THE hills on the eastern side of Tameside above Stalybridge, Mossley and Longdendale, are a small part of the Dark Peak area of the South Pennines.
The Dark Peak gets its name from the peat covered moorlands that dominate the hills at the northern end of the Peak District. Although our hills are not in the National Park they are a continuation of that moorland expanse.
Moorland is a mixture of upland habitats, but the word moor comes from old German and means swamp, so it is almost certainly the areas with wet peat that give the moors their name.
On the upland plateau on deeper peats, you find blanket bog, now dominated by hare’s tail cottongrass, but in the past there would have been abundant sphagnum mosses. Mixed in with this in drier patches you can find heather, bilberry, crowberry and cloudberry, or around bog pools common cottongrass and deergrass. It is important for some breeding birds like golden plover and dunlin. Blanket bogs occur where rainfall is greater than evaporation, and falls regularly through the year.
This has been the case in the Dark Peak for most of the last 4,000 years.
The waterlogged conditions mean plant material does not properly rot down and peat is formed.
The great peat formers are the sponge like sphagnum mosses, but the pollution, overgrazing and excessive burning over the last couple of hundred years has seen them disappear from our moors. Peat accumulation has therefore slowed, and in the worst affected areas there is little plant cover and the peat is eroding, including on parts of the Tameside moors.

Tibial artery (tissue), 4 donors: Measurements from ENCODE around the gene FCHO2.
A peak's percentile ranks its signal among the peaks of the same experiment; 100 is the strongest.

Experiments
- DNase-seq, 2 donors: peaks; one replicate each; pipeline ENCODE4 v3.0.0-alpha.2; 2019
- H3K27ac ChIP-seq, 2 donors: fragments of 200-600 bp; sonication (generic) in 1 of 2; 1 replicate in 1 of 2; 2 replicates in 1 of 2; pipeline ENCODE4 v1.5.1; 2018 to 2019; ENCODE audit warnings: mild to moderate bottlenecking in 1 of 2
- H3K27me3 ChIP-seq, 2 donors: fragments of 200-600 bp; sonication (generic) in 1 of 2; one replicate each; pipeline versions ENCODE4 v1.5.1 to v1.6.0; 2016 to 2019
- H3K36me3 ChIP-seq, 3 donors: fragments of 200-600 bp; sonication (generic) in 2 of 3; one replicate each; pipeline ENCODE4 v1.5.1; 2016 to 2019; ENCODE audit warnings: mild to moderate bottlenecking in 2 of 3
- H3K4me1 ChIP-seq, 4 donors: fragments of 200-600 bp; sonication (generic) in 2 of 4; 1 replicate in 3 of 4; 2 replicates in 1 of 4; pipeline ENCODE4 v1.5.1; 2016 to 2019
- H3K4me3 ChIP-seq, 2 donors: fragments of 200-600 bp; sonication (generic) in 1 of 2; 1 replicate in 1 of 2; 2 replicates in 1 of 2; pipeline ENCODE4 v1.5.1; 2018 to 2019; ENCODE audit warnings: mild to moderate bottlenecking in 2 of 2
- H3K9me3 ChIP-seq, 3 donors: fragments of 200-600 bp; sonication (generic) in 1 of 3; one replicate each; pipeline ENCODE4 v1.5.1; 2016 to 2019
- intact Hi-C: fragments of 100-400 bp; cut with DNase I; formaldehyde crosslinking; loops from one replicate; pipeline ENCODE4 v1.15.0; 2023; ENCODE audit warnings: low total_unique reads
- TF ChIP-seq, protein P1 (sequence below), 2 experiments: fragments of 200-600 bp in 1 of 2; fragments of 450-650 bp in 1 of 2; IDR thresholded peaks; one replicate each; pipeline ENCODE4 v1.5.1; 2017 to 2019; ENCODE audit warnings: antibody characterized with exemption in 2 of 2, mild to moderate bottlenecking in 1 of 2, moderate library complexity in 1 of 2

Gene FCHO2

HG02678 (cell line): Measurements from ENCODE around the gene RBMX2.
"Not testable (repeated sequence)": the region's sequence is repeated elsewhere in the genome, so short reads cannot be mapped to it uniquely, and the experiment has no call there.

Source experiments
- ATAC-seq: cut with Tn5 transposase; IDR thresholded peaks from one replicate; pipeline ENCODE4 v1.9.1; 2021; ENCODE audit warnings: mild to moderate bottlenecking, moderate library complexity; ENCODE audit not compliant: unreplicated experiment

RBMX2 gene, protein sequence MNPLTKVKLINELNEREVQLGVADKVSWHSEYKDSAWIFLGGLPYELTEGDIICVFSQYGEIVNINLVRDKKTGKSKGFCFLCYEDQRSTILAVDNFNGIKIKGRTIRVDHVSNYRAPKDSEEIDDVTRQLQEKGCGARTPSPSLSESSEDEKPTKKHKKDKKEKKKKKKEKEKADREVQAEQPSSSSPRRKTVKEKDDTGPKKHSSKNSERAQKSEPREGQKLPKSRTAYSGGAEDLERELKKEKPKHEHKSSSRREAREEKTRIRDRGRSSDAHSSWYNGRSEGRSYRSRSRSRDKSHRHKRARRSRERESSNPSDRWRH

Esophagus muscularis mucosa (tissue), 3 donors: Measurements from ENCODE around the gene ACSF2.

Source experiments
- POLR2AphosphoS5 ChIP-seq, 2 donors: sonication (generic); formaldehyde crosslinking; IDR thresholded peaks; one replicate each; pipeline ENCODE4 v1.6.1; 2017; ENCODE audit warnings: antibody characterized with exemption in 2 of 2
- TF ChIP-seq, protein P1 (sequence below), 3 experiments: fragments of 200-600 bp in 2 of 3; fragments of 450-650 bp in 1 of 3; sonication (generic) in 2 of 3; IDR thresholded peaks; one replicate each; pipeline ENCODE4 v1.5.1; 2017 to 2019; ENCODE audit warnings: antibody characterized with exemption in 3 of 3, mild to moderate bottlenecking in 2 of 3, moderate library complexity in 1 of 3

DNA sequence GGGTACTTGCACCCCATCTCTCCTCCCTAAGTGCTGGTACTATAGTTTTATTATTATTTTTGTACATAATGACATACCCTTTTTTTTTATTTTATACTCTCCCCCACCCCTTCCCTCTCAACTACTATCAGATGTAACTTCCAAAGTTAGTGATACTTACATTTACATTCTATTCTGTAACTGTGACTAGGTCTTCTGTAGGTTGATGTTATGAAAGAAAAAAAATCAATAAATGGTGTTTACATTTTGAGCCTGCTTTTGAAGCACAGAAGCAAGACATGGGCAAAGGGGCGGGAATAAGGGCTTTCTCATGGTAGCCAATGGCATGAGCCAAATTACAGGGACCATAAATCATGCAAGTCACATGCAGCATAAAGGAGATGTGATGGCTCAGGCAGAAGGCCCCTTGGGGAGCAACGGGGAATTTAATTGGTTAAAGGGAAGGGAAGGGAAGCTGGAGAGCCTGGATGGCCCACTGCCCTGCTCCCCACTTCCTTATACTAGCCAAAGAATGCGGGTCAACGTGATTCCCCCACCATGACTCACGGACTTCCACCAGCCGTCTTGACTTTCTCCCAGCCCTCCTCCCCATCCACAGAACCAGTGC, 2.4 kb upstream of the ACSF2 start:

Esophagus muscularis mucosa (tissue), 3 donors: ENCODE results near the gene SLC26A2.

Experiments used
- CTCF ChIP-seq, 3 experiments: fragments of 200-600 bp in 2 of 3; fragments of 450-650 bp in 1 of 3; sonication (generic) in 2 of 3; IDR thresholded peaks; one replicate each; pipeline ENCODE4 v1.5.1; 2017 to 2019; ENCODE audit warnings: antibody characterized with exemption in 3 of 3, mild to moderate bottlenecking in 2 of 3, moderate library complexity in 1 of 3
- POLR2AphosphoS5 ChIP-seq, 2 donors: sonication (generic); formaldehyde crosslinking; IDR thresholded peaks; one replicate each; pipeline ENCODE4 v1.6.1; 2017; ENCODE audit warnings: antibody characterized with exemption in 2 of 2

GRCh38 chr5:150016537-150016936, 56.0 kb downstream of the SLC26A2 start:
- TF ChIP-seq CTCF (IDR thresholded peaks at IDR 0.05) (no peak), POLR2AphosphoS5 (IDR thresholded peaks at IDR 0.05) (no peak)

However the levels of pollution have declined and work to try to reintroduce sphagnum mosses is now being trialled.
But this is not just about caring for habitats, active blanket bog is important in water management and for managing our carbon footprints in order to minimise the forecast climate change.
Active blanket bogs with sphagnum mosses are huge stores of carbon, but eroded ones actually release carbon into the atmosphere as the peat rots.
Locally where drainage is impeded you get wet heath, where cross-leaved heath is abundant, with other ‘heathers’, deer grass and some cotton grass. These upland heaths are again of international importance and Britain has the majority of that found in Europe.
You can explore some of this habitat on Sunday, June 3.
Paul Nethercott, Tameside Greenspace volunteers with be leading a strenuous nine mile ramble on the eastern edge of Tameside’s moorland, with steep hills and rough terrain. Meet at 10am at Oakgates car park, Hartley Street, off Huddersfield Road, Millbrook, Stalybridge, SK15 3FH. ●
Cotton grass growing on Tameside moorland